The information was great, and there is certainly a lot of it. I spent a fair bit of time reading through some of the amazing facts about the Great Wall including The Cave of a Thousand Buddhas, which includes 492 caves that contain more than 2,000 sculptures and 484,000 square feet of wall paintings and the Hukou Waterfall, which sees the thick, brownish water of the Yellow River crash over the falls. The Great Wall of China is the longest man-made structure in the world, made up of different sections built over the course of 1,800 years, according to the book. It certainly makes me want to add it to my to-see list. However, I wasn’t a fan of the illustrations, and would have loved to see real pictures mixed in with drawn ones.

French writer Herve Tullet releases Say Zoop!, his latest book in his Press Here series
Say Zoop!

Say Zoop!

Say Zoop! is the latest book by Herve Tullet, and it certainly pulled my eight year old in.

It’s the first thing he pulled out of the package that arrived from Raincoast Books ($21.99, Chronicle Kids, http://www.chroniclekids.com) and he stood at the table following the dots with his finger and shouting out words in various volumes. It was fun watching him read the book and following along. I then had to read it a loud to him and I must confess I might have been cursing Tullet’s name – there might have been a bit too many dots, lines and squares to follow along that night.

Read my interview with Tullet about Mix It Up here.

Keep your kids learning all summer with this educational books
Under the Sea

Under the Sea

Under the Sea ($27.99, Raincoast Books, Silver Dolphin Books) is one of the neatest books I have come across in a while.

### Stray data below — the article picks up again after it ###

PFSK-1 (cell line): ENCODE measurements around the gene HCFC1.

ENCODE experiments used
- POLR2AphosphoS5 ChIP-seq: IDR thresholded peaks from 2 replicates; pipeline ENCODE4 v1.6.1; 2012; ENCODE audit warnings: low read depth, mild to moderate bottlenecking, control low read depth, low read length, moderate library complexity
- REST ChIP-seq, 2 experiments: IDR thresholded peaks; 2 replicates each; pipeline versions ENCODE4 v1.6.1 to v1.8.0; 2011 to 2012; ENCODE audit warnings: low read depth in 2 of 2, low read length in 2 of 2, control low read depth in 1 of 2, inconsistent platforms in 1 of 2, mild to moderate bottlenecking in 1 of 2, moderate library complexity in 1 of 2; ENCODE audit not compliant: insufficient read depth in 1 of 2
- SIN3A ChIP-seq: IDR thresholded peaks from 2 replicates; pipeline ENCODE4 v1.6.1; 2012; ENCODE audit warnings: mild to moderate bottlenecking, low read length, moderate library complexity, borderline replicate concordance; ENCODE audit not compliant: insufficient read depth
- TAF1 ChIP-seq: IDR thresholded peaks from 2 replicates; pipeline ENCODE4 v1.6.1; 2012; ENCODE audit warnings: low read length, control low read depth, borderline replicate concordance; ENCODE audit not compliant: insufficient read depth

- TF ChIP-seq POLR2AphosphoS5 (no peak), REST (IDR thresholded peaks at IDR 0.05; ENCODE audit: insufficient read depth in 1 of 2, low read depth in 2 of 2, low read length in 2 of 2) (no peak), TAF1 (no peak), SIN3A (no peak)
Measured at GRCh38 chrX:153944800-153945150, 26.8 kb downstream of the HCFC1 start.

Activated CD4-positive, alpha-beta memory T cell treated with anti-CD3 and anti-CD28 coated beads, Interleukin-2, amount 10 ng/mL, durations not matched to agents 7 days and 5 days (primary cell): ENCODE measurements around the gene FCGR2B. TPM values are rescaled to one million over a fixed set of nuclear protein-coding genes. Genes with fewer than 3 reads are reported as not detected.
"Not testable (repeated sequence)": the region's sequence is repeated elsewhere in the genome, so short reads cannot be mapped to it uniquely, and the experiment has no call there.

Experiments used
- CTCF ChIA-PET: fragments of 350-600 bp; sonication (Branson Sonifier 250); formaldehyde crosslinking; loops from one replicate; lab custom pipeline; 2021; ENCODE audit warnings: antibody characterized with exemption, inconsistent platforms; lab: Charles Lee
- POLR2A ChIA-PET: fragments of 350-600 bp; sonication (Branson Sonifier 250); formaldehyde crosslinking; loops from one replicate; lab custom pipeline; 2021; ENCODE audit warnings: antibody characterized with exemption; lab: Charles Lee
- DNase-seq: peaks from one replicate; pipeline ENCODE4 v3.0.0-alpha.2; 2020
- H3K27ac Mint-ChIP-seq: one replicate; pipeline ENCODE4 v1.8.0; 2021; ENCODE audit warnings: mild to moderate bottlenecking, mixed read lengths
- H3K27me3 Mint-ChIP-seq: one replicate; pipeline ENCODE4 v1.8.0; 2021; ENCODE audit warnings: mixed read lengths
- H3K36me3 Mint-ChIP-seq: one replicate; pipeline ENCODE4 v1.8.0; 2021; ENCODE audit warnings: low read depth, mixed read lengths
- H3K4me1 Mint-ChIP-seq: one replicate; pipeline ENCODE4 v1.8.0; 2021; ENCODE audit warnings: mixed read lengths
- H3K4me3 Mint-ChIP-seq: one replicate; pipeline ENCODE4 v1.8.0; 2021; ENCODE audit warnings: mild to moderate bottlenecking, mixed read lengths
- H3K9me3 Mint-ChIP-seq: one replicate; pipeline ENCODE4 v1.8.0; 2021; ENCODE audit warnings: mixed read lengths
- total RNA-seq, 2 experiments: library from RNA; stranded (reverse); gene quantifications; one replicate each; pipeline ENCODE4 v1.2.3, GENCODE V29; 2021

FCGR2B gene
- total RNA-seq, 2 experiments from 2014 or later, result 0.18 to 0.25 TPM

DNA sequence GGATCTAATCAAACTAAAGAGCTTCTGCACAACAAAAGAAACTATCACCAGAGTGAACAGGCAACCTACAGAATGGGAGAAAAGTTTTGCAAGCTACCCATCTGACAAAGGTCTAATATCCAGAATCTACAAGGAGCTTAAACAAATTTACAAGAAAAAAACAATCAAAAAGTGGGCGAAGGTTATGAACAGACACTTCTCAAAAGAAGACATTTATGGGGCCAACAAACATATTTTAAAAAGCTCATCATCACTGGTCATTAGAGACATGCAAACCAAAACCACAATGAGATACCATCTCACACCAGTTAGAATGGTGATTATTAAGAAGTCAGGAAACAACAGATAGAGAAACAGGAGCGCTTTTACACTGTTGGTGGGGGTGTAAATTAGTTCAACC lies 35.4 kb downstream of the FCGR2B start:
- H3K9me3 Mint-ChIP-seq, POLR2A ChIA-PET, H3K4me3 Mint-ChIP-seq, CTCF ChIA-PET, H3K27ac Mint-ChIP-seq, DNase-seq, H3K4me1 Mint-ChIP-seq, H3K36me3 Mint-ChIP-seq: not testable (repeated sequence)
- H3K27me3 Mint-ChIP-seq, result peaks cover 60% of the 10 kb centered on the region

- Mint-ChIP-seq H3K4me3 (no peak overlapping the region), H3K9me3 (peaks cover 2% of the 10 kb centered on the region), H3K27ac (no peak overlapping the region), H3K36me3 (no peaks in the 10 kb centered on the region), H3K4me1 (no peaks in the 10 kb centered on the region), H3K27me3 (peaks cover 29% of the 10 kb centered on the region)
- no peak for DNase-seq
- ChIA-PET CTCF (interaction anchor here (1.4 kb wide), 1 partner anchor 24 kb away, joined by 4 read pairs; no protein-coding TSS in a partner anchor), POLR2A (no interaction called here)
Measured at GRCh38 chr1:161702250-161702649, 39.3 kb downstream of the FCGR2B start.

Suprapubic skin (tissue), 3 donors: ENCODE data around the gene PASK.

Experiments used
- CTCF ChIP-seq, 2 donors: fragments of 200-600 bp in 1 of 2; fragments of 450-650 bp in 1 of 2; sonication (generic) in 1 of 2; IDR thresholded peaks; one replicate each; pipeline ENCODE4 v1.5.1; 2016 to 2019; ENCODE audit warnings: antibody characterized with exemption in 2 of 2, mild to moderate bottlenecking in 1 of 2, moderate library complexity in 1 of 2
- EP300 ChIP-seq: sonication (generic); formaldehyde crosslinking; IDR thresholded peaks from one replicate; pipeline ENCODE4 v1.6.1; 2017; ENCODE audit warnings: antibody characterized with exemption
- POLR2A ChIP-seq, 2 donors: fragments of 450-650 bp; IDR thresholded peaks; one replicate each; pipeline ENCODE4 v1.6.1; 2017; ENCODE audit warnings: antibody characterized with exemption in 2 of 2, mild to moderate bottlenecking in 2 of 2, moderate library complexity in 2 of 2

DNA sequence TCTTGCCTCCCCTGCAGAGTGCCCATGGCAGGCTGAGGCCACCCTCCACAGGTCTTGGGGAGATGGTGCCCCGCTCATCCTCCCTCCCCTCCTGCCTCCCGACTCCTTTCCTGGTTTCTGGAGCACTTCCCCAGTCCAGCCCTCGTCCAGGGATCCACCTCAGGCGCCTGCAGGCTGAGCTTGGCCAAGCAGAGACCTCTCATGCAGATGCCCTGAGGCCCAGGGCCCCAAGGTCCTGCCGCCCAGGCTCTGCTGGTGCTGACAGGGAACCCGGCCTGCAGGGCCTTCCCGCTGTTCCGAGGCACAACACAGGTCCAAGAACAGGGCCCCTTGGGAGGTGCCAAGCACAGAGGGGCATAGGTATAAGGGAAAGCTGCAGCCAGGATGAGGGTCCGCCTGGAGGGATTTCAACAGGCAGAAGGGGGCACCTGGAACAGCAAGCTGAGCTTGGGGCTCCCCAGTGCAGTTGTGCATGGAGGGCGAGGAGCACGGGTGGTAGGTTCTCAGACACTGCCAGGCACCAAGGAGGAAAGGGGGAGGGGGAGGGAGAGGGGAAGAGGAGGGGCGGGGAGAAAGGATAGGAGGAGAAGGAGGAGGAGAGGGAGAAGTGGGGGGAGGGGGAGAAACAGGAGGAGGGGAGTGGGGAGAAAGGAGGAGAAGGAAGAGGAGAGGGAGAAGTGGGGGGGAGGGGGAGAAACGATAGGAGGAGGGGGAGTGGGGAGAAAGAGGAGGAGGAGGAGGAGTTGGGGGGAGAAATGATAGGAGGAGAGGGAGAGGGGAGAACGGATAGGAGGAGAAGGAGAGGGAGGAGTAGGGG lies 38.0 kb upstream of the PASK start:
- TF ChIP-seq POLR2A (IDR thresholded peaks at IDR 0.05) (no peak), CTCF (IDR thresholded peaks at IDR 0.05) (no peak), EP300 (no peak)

There are five sections: Explore the Great Barrier Reef; Dive into the Mediterranean Sea; Peer into the Arctic Ocean; Sail the Open Ocean; and Plunge into the Deep Sea.

Each section starts with pictures of some of the creatures you would find in, for example, the Great Barrier Reef. While the illustrations are not my favourite – I would prefer real pictures of the creatures – the information was fabulous and informative. I didn’t realize, for example, that the pom pom crab picks stinging anemones from the rocks and carriers them in its claws and uses the anemones to defend itself against attack. There is also one creature in each section that offers sound. As you flip the pages, you learn more about the creatures highlighted in the first section, layer by layer until you come to the final layer and that creature makes noise. So you hear what a polar bear sounds like in the final layer of the chapter titled into the Arctic Ocean.

I found each layer’s information easy to read, easily presented and really interesting.

A copy of these books were provided by Raincoast Books and DK Books for honest review. The opinions are my own.